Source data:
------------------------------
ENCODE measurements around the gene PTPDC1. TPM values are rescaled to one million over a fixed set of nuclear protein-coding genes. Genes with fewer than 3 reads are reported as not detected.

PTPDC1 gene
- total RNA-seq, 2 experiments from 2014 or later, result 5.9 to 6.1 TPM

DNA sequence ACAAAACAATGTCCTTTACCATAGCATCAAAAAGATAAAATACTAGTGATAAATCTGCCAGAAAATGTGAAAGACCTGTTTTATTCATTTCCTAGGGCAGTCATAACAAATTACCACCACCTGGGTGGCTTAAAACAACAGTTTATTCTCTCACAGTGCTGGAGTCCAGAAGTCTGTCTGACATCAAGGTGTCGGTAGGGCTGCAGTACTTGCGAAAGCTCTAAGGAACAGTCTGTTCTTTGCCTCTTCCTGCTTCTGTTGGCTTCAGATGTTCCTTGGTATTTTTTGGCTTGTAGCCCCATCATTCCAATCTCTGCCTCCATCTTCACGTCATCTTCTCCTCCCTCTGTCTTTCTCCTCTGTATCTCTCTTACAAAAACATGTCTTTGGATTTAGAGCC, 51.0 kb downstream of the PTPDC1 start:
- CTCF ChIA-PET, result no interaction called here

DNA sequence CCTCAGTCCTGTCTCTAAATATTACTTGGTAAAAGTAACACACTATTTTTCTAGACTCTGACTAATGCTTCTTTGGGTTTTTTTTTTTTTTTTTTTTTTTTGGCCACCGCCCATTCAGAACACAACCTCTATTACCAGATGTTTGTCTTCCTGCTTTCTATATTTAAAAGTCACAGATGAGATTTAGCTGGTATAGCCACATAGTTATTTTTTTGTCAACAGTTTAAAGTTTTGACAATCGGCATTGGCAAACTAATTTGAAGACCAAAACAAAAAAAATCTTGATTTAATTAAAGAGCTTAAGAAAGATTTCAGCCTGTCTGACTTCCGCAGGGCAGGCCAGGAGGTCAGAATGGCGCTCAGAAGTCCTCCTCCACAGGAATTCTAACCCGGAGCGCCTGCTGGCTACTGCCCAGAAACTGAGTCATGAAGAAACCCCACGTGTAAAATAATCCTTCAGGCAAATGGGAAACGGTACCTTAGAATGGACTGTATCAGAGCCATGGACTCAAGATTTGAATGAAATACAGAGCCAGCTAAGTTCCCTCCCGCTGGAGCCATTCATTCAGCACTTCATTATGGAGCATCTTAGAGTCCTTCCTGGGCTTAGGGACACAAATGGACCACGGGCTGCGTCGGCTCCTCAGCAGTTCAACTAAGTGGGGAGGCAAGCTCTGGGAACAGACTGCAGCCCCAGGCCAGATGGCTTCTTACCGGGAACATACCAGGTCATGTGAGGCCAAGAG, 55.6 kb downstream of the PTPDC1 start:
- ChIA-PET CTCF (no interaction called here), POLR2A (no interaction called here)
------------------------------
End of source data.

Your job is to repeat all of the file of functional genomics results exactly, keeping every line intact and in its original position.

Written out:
ENCODE measurements around the gene PTPDC1. TPM values are rescaled to one million over a fixed set of nuclear protein-coding genes. Genes with fewer than 3 reads are reported as not detected.

PTPDC1 gene
- total RNA-seq, 2 experiments from 2014 or later, result 5.9 to 6.1 TPM

DNA sequence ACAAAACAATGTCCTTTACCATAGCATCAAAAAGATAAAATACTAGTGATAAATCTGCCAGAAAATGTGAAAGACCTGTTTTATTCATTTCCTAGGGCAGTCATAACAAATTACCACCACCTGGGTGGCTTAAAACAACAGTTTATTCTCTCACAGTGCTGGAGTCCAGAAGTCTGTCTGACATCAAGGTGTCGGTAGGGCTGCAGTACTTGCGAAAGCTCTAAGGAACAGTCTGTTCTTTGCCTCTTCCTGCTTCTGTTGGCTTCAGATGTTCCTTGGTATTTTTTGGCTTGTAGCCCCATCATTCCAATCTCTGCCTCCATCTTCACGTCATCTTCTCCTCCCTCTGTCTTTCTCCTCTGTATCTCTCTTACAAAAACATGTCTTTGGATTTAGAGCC, 51.0 kb downstream of the PTPDC1 start:
- CTCF ChIA-PET, result no interaction called here

DNA sequence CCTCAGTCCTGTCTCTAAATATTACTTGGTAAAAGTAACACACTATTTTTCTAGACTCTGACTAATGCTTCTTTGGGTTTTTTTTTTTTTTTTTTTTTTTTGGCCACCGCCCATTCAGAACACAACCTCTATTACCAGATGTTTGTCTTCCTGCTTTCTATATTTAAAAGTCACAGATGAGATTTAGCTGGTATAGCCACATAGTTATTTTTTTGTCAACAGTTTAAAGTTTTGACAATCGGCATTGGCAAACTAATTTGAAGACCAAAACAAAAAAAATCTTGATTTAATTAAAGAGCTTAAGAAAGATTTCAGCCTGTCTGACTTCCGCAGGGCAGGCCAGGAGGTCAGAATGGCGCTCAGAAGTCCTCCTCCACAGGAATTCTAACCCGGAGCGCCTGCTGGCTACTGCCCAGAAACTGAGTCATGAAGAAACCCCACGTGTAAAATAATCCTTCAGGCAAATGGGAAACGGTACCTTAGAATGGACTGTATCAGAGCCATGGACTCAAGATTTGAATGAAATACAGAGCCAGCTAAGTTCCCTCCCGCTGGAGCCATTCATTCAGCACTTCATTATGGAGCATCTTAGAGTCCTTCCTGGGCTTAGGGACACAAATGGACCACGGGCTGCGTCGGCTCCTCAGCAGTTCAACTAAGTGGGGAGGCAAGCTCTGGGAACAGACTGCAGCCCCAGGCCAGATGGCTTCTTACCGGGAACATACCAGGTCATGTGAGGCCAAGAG, 55.6 kb downstream of the PTPDC1 start:
- ChIA-PET CTCF (no interaction called here), POLR2A (no interaction called here)